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Matters of the heart focus of Isothermal event

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President Walter Dalton received information on healthy eating from Ashley Bryant, a member of the cardiac and pulmonary rehab department at Rutherford Regional Medical Center.

February has been Heart-2-Heart month on the campus of Isothermal Community College, and on Valentine's Day the Student Government Association hosted an event that focused on all matters of the heart.

"This is our first heart healthy information fair," said Ruth Colnot, Student Activities Coordinator for the college. "We are coming at the heart from all angles."

The fair, she continued, provided students an opportunity for information on protecting your heart from a health standpoint as well as information on domestic violence.

"We can send out information in an email, but having an event like this really makes information more tangible," she said.

Various organizations were on hand with information, including United Way and Family Resources. Rutherford Regional Health System provided information on smoking cessation and proper nutrition, as well as hands-on demonstrations of compression only CPR.

"Just compressions only is enough to circulate the blood in your veins," said Jason Carney, director of the Emergency Department at Rutherford Regional Medical Center. "People are often resistant to put their mouth on strangers, but what has been found is that the compressions are enough to create a vacuum to pull air into the lungs."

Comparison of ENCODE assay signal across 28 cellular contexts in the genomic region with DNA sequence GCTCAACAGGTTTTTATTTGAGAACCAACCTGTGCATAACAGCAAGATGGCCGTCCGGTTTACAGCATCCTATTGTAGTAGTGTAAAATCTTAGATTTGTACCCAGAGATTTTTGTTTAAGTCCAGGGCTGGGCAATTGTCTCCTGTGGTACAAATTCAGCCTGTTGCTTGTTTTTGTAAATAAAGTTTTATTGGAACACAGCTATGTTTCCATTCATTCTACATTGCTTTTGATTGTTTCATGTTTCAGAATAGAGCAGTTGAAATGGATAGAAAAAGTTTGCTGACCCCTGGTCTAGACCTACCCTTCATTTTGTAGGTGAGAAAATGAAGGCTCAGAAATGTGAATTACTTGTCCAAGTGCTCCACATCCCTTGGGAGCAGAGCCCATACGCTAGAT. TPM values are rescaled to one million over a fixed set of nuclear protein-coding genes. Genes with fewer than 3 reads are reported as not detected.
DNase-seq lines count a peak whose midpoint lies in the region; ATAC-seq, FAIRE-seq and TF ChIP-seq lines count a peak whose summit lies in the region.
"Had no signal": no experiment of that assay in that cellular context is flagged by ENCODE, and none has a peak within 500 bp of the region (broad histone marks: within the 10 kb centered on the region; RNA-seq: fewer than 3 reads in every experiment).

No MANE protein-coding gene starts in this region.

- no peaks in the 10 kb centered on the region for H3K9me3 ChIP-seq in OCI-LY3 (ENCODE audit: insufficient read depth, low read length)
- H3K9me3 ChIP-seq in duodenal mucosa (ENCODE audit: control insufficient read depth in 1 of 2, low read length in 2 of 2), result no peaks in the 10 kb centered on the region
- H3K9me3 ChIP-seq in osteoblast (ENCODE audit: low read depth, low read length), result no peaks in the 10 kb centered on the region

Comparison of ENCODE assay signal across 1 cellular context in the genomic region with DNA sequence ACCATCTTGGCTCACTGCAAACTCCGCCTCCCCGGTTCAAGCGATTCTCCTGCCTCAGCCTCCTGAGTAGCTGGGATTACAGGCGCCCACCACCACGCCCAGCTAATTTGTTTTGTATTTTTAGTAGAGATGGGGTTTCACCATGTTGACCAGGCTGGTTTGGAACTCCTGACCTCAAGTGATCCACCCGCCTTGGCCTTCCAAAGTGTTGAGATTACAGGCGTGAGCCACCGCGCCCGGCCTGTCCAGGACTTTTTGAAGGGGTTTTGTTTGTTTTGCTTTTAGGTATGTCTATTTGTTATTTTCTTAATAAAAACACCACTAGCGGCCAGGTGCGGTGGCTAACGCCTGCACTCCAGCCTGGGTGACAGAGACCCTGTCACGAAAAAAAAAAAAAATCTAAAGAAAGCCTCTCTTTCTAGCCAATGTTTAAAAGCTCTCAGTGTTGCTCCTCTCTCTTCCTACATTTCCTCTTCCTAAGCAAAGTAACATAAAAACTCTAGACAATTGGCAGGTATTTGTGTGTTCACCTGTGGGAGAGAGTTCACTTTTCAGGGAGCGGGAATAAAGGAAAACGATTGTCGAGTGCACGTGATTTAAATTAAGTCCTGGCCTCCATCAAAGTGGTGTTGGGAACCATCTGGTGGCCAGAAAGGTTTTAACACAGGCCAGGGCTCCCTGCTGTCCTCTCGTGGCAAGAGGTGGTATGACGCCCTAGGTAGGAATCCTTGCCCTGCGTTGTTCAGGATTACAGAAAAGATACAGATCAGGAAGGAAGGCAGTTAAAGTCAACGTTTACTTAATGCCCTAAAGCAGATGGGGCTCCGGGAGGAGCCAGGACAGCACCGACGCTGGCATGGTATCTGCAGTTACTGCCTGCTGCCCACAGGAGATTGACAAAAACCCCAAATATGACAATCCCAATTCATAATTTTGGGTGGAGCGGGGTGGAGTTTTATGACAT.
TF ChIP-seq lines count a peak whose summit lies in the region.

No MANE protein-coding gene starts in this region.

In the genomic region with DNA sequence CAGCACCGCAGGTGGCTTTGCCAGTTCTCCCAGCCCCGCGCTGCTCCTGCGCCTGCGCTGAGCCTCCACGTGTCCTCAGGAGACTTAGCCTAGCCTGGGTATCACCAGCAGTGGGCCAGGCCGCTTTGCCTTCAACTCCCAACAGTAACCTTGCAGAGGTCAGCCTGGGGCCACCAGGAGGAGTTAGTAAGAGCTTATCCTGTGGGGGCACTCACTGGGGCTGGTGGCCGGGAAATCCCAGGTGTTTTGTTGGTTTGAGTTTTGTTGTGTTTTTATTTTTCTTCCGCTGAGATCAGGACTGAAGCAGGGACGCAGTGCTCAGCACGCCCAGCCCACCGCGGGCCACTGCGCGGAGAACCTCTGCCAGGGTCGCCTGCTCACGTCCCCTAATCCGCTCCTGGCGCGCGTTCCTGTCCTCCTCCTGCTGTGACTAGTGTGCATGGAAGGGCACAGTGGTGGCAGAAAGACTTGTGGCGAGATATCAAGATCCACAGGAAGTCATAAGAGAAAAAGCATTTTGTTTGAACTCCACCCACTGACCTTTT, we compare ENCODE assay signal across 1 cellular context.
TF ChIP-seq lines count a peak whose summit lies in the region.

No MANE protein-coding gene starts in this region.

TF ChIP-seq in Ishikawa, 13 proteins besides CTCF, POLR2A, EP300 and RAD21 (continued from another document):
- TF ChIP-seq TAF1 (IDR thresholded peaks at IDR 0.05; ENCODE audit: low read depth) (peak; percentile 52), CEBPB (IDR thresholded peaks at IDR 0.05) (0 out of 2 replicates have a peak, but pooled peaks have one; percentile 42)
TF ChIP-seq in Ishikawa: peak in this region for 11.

Carney demonstrated compressions for students and staff, and explained that humming the BeeGees "Stayin' Alive" was a good way to get into a rhythm of compressions.

"If you do it too fast, it's OK," he said. "You just want the palm of your hand in the center of the chest and compress about two inches for adults. You would do compressions continuously until help arrives."

Kelly Hudson and Kay Conner were representing Family Resources with information on domestic violence.

"We are talking with students today about what to look for that are red flags in a relationship - controlling behaviors, wanting to check your phone, isolating you from family and friends and being overly jealous," Hudson said.

A lot of times jealousy is mistaken for love, she said.

"We want to give them information on what a healthy relationship looks like and offer any support they need," she said. "All of our services are free of charge."

Events like this fit into the college's mission of lifelong learning, Colnot concluded.

"It really gives information to students on how to navigate life," she said. "In the classroom we are equipping them with critical thinking skills. This provides them with other tools to make healthy decisions."

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